Nothing pleased Iannis Xenakis more than a great big rattling storm. The sound of a thunderclap would have him running out of his home half naked to join the elements. If he was at sea, he’d sniff out any lightning and sail his yacht directly at it. The Greek composer was what we might call a hard bastard — a musical Ray Mears. As part of the Greek resistance during the war — battling first the Nazis then the British — Xenakis lost an eye to shrapnel. His compositions betray the same traits: those of the adrenalin junkie, the adventurer, the kamikaze.
What would happen if I composed a piece solely made up of the swooping sounds we call glissandi, he asks in Mikka ‘S’ (1976). Apart from make the audience seasick? The result is a dizzying study in zero gravity — an attempt to recreate one of those hairy voyages in the Med perhaps. In ST/4-1, 080262 (1956–62) he fed the only computer in France (at the offices of IBM) with pages of code which spat out a ballistic string quartet.
Xenakis (1922–2001) suffered for this computer work. His compositions were tagged ‘mathematical’. But this was maths in the service of something quite unmathematical: the conjuring up of some of the most visceral music ever written. Stochastics, as this music came to be known, was the attempt to recreate accurately the violent randomness of natural phenomena — of hailstones hitting a roof, for example. To properly mimic nature’s fractal volatilities you had to do something quite unnatural.
The Wigmore Hall were offering up a ‘Xenakis Day’ last Saturday, which consisted of 11 shortish chamber works (mainly for strings, one for piano quintet) spread over two concerts given by the American JACK Quartet. Stingy? Not a bit of it.
That such a hardcore modernist would turn so often to the strings — the romantic enemy — for his creations seems odd. Until you hear what he makes them do. He turns them into rocks. The start of the solo cello piece Kottos (1977) sounded like someone was dragging a slab of granite into the hall. By the end stone had become dust. This was not music but chemistry: solids becoming liquids, liquids becoming gases, condensation, evaporation, sublimation.
Xenakis’s feet rarely touch the ground (of this planet anyway). But in the amazing Tetras (1983) I heard the fragment of a boogie woogie buried in its middle. Elsewhere there are hints of a kind of sci-folk. Tetras, I should say, has some of the battiest sounds in the whole quartet repertoire. The musicians became not just squeaky gates, but kazoos, sirens, factory machinery. The ventriloquism was so outer-body it elicited astonished laughter from the audience.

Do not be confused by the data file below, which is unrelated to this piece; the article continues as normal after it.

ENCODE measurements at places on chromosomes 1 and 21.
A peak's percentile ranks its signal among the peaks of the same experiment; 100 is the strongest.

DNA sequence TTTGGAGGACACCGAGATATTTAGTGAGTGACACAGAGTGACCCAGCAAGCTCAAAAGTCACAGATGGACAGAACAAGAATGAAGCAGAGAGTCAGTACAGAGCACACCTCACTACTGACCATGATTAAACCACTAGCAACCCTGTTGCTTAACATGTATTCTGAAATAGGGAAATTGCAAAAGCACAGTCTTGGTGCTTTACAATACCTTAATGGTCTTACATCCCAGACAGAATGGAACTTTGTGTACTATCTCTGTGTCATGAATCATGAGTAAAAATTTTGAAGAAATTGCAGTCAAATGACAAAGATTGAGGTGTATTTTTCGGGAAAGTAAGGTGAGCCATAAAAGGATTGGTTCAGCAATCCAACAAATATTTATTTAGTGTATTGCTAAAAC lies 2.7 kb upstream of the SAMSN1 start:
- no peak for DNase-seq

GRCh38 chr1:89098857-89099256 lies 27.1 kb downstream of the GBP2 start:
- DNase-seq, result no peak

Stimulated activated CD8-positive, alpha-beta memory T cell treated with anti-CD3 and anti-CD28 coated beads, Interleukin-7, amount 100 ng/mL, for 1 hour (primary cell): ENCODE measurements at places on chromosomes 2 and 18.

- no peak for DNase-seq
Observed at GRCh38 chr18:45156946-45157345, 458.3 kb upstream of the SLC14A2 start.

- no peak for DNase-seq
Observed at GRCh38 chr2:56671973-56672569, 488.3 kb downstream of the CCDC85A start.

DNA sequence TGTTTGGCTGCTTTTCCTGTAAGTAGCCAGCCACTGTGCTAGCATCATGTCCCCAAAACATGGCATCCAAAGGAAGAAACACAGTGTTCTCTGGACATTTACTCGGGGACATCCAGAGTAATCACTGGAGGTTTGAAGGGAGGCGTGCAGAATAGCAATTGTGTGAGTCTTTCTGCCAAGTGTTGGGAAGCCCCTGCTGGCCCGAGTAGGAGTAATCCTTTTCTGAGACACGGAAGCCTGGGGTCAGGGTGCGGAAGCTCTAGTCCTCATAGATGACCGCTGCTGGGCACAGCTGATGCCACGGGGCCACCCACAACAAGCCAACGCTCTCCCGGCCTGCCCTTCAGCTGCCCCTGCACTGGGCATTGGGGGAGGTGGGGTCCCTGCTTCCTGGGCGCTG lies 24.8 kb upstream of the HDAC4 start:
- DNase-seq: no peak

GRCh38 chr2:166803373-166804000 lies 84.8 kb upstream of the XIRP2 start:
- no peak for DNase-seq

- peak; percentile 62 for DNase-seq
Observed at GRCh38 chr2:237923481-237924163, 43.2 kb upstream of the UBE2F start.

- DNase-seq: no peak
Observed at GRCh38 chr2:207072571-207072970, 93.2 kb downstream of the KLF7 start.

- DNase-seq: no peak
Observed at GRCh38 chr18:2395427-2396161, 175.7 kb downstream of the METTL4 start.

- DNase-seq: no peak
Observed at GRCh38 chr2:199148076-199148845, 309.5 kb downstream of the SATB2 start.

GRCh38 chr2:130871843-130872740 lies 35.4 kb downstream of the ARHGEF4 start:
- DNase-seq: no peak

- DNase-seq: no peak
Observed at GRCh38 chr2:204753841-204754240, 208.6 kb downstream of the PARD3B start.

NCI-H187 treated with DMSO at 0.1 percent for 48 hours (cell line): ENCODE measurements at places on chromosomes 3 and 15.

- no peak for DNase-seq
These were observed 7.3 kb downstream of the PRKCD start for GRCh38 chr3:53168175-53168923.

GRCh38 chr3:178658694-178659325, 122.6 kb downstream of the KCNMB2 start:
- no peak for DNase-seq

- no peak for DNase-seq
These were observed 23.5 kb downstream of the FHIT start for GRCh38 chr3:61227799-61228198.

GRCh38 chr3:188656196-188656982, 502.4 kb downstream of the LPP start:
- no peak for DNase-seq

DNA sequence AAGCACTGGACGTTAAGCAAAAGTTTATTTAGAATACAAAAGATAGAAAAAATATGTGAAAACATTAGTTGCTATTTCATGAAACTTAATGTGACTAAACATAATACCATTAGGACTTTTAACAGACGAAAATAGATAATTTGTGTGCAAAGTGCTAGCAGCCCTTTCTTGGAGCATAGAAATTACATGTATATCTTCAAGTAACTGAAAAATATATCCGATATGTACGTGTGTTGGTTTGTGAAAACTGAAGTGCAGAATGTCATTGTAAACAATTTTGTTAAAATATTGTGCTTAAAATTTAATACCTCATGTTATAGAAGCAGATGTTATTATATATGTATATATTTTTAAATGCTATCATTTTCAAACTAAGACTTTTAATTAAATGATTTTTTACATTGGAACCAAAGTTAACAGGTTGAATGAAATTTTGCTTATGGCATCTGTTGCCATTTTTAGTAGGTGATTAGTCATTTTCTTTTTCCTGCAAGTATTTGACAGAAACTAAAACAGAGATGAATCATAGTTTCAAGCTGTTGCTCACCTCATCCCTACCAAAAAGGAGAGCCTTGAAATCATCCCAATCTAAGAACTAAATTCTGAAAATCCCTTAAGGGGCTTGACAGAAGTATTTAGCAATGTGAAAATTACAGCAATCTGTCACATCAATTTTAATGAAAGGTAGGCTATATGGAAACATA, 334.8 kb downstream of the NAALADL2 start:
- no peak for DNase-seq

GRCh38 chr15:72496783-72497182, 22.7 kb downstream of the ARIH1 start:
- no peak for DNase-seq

When he’s not melting sound or boiling it or pinging it off the walls, there is an austere, flinty side to Xenakis that can feel like he’s trolling us. Even here, though, there was beauty. For this, thank the JACK Quartet. Honouring every shift in texture with care, clarity and chutzpah, they delivered such a good case for Xenakis I began to think he might be the greatest postwar composer — or at least the most vivid.
The next night saw the latest instalment of Igor Levit’s Beethoven sonata cycle. Levit’s look is unsettling, like a villainous city slicker. And he plays with his face so close to the keyboard I thought he might be eating the keys. In fact it was his hands that were gobbling up the notes in the opening Sonata in G, Op. 31 No. 1, pushing the line forward, forward, endlessly, perilously, forward.
If the critics are to be believed, he is the ‘most fascinating pianist around’. Hmm. Rhetorically he can be brilliant, taking on both the tomfoolery of these middle-period sonatas and the grander romantic gestures with the confidence of an A-grade charmer. But his real interest is in the extremes. Whenever he reached down into the depths, a smile would creep over his face.
Did we mind the fluffs? Someone did: there was a booer. They didn’t bother me except when they began to bother Levit, such as in the Pastoral sonata, where an inadvertent elongation knocked him off course for the rest of the piece. More unforgivable was his interpretation of the Moonlight. Anyone who makes you think this piece isn’t all it’s cracked up to be is doing something very wrong.
In the Sonata in E-flat, Op. 27 No. 1 magic was fleeting, but the end of the first movement was lovely — and might have been even lovelier had Levit not looked so smug about how good it sounded. The best bit was the slow movement of Op. 31 No. 1, a cheeky send-up of Italian opera. Levit’s great at singing and smiling. In the sonata’s mad finale we were back in Xenakis territory, the coda’s staccatos shooting out across the hall. Actually I’d like to see Levit play Xenakis. They should go storm-chasing together one day.